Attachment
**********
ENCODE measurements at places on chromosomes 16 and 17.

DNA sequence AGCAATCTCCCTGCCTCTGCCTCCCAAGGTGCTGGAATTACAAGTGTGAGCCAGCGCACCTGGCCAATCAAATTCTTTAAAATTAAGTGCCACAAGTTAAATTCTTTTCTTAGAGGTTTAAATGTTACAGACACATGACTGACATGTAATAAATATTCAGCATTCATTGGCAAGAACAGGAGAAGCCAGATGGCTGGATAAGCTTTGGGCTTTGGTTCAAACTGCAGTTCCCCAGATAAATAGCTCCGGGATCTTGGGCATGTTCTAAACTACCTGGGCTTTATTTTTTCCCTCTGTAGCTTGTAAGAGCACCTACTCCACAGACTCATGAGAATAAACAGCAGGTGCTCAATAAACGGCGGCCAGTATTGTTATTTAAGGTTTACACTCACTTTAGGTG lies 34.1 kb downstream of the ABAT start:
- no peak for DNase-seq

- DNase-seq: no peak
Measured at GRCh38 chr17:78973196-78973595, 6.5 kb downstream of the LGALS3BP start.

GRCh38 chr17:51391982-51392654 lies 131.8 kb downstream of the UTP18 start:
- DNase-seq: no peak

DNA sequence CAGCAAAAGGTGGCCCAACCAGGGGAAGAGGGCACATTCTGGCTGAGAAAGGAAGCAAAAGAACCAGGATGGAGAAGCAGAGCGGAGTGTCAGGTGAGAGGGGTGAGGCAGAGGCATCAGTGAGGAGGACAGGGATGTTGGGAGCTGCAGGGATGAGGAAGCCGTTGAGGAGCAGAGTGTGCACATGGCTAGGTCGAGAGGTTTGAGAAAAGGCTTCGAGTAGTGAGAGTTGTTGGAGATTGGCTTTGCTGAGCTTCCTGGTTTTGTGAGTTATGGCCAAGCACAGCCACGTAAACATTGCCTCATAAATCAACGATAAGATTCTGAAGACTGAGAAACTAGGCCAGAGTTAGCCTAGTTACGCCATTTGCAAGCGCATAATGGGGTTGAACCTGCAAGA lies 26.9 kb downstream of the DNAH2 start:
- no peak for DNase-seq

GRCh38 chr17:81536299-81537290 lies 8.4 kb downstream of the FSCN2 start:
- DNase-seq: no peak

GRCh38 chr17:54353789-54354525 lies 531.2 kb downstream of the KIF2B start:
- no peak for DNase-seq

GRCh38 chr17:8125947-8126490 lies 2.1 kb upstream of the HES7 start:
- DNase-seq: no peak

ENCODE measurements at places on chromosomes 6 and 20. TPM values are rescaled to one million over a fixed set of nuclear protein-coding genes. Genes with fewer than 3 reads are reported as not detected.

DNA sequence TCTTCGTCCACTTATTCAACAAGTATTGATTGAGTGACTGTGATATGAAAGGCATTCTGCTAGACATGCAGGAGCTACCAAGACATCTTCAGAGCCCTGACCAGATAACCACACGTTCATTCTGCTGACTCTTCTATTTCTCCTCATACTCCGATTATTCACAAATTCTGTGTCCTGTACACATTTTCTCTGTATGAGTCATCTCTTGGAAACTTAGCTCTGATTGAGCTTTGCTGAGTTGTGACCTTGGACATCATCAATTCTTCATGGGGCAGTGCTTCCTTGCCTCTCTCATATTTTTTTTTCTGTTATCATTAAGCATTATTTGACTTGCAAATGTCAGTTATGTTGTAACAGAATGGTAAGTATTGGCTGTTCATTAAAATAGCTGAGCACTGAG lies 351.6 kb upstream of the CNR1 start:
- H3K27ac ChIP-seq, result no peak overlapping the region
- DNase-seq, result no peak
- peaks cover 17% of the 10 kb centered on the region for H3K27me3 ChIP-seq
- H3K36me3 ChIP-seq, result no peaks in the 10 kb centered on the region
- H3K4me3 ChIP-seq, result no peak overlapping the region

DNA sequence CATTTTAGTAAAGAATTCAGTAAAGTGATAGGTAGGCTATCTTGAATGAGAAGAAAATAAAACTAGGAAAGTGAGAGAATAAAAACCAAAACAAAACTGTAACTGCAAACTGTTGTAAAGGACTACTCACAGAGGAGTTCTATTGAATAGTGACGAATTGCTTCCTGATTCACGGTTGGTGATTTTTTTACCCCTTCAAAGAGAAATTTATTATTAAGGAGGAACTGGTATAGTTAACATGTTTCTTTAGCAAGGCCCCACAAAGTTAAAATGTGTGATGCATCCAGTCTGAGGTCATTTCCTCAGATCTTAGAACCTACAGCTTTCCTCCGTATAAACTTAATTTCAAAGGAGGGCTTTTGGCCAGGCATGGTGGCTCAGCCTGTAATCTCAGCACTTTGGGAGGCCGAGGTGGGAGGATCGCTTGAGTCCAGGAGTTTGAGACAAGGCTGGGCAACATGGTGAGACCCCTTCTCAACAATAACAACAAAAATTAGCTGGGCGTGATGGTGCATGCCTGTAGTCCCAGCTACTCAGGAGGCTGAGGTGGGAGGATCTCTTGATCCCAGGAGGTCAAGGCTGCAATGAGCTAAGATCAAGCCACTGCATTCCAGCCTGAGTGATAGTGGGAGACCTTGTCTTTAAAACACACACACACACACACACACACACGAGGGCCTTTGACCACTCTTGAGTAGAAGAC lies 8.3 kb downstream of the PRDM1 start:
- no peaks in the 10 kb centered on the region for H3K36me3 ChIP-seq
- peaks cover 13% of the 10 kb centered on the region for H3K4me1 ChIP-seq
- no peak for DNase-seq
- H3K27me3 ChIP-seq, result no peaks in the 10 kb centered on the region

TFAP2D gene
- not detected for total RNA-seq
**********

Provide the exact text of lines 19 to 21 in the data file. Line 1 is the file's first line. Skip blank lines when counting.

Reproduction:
- DNase-seq, result no peak
- peaks cover 17% of the 10 kb centered on the region for H3K27me3 ChIP-seq
- H3K36me3 ChIP-seq, result no peaks in the 10 kb centered on the region